The castle’s north wing was built of limestone, and had three levels. In the middle, beneath a pavilion, there was a grand staircase with four straight handrails above an open space, possibly inspired by the staircase at the castle of Blois. This pavilion was surrounded by a chapel to its east, and a residence to its west.
Unfortunately, all of these buildings were abandoned in the 18th century, and were torn down after the French Revolution. The limestone was crushed to make whitewash.
The only part of the castle’s north wing that remains is a large arched cellar, beneath the entire building.
The north wing’s wall was decorated with many limestone sculptures : Gothic Flamboyant sculptures with an Italian influence from the first Renaissance, much like the castle of Argy in the Indre area. Those which were not destroyed were reused and placed in the south wing, on the well and in the mausoleum.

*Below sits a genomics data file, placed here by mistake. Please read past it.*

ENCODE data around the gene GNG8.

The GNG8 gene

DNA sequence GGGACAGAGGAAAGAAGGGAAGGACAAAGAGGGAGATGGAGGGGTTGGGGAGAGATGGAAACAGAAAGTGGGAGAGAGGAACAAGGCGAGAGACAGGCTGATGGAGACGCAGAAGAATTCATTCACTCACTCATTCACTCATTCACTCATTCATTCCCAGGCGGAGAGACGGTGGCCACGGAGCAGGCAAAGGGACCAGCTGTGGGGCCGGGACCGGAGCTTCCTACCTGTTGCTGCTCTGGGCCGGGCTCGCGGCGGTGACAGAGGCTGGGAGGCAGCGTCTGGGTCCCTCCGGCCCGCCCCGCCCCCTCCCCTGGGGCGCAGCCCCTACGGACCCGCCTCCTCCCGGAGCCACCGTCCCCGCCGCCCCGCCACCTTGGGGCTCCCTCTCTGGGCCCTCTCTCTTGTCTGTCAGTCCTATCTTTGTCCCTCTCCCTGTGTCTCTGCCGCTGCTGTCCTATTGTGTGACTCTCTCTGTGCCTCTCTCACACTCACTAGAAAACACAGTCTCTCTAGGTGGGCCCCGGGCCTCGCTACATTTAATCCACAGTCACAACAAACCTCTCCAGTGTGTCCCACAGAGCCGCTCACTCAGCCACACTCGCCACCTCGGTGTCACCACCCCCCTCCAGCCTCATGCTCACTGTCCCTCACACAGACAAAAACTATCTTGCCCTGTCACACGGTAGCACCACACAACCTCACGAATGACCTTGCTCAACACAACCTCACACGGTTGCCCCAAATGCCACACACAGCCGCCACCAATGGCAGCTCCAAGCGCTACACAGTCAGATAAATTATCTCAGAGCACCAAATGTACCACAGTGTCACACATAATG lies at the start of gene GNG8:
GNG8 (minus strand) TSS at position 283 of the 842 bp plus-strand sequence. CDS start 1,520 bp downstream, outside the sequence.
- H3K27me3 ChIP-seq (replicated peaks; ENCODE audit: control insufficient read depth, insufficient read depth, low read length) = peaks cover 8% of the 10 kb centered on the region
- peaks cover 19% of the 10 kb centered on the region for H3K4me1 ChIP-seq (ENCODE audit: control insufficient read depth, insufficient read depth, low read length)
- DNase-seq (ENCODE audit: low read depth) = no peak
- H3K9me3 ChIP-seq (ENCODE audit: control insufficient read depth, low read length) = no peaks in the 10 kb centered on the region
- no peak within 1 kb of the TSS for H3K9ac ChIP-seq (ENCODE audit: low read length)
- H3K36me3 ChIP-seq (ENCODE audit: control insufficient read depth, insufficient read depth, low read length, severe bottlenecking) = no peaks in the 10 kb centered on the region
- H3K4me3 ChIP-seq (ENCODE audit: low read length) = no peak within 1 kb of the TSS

Capitals, fragments of fluted columns, keystones and other architectural elements such as pieces of a small column door, can be found.
Several pinnacles and other window ornaments may come from casement windows.
The tower motif is commonly found : a reference to the Pompadour family’s coat of arms, which is “blue, with three silver towers”.
A large part of these decorative elements, such as this sculpted capital, representing a dog, come from the west wing. They are typical of the Renaissance and linked the north wing to the south wing.
Les Cars castle, south of Limoges, is similar to Pompadour castle, in many ways: An important Limousin family boasting its power, in the early 16th century, by building a sumptuous castle with limestone decorations. In both cases, important fortifications were added on during the Religious Wars.